Larry Romanelli, with the Little River Band of Ottawa Indians Ogema (left) and NRCS Michigan State Conservationist Garry Lee (right) pose with artist Shirley M. Brauker, the winner of the agency’s Native American Heritage Month poster contest. NRCS photo.
When the Anishinaabe people migrated from the Atlantic Ocean coast to Michigan centuries ago, they were in search of a place where “food grows on the water,” according to their tribe’s legend. Their quest ended when they found wild rice, thriving in shallow waters in the Great Lakes region.
The wild rice, or manoomin, served as a staple of the Anishinaabe diet is still culturally and spiritually important to them. And, today, USDA’s Natural Resources Conservation Service is helping keep this tradition alive.
NRCS has worked with two Anishinaabe tribes to increase the number of wild rice beds using financial assistance from Farm Bill conservation programs. The Lac Vieux Desert Band of Lake Superior Chippewa Indians in Michigan’s Upper Peninsula was the first tribe to use NRCS assistance for planting rice. Tribal members planted about 12 acres of wild rice at six locations in 2006. Read more »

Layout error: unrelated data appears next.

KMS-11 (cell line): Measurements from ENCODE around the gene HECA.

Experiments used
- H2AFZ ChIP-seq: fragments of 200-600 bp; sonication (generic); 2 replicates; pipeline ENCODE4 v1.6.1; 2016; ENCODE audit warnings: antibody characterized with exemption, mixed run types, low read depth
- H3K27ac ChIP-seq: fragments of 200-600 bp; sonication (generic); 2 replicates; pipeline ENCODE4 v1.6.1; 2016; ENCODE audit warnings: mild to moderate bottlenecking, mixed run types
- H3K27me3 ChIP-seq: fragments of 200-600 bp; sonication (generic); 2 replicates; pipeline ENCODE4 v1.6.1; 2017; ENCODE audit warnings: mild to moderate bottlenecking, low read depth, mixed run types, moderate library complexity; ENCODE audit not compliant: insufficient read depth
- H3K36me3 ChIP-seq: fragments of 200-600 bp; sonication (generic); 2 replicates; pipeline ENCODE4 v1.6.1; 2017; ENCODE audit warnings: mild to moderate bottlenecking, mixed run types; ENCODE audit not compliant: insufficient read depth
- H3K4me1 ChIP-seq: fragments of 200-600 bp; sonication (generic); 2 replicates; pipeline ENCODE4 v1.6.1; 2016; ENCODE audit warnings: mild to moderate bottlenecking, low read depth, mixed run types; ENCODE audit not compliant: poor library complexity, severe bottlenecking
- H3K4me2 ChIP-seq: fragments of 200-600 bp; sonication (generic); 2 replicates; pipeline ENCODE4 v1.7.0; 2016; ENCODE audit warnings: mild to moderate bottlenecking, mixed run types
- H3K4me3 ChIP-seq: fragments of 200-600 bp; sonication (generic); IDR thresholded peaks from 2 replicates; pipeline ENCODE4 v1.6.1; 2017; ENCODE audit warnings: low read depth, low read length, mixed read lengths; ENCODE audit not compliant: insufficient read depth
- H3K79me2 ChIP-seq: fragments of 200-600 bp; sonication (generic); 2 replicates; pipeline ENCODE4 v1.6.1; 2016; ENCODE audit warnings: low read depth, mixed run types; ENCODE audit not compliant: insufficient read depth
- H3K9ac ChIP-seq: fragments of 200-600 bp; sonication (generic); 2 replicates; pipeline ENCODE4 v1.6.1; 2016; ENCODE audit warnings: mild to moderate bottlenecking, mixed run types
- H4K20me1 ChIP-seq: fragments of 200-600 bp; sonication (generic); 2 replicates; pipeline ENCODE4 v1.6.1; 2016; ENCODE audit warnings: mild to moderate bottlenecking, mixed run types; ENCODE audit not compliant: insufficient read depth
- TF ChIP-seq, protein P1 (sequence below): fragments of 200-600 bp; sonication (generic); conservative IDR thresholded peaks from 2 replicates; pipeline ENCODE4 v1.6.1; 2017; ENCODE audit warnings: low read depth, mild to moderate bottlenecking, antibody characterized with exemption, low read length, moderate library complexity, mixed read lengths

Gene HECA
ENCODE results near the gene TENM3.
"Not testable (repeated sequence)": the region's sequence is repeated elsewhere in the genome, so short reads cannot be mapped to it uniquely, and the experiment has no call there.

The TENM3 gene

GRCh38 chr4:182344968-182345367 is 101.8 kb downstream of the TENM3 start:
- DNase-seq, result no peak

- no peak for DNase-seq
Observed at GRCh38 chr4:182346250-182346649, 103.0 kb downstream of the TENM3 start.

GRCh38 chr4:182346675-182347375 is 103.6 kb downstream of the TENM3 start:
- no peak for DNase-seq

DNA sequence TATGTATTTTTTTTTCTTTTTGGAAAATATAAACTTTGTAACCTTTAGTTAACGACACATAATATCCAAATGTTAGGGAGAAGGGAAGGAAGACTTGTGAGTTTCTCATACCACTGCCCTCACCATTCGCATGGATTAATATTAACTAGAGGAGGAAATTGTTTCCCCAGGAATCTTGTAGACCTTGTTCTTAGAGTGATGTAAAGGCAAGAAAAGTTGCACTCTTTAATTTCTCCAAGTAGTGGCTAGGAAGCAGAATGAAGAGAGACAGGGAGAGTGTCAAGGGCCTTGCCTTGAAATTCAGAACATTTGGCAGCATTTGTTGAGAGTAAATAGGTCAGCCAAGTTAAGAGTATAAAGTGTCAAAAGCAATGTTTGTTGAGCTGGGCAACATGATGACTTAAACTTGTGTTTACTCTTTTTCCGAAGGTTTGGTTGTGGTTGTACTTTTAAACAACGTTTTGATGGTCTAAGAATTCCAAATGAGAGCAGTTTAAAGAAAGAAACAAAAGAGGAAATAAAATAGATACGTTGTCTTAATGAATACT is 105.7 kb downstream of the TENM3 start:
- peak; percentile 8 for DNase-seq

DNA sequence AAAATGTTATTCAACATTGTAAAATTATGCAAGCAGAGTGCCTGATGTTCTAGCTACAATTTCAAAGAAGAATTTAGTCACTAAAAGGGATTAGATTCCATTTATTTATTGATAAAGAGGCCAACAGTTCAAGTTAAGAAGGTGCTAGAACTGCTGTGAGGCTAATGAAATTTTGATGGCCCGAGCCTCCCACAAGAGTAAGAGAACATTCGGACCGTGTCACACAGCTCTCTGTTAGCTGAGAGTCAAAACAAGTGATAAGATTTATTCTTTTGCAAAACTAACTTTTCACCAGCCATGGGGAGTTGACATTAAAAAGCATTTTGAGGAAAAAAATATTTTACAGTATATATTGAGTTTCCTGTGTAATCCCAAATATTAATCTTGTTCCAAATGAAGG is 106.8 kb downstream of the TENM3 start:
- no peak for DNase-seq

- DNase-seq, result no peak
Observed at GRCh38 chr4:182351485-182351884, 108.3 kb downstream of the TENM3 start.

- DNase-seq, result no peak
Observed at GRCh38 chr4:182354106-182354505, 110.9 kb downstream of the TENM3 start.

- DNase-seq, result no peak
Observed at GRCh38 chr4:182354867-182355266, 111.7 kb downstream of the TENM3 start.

Many of Michigan’s American Indian tribes are returning to traditional foods to improve nutrition and sustain their culture. One of these foods is walleye, a native fish harvested from lakes and rivers.
Now USDA’s Natural Resources Conservation Service (NRCS) is helping the Lac Vieux Desert Band of Lake Superior Chippewa Indians, in Michigan’s Upper Peninsula, raise walleye in order to restock local waterways.
Treaties between the United States government and Michigan Indian tribes give tribal members the right to harvest fish, including in some areas through spearfishing, and to hunt and gather. To ensure that walleye populations are not depleted, tribes stock the fish in lakes and rivers. Read more »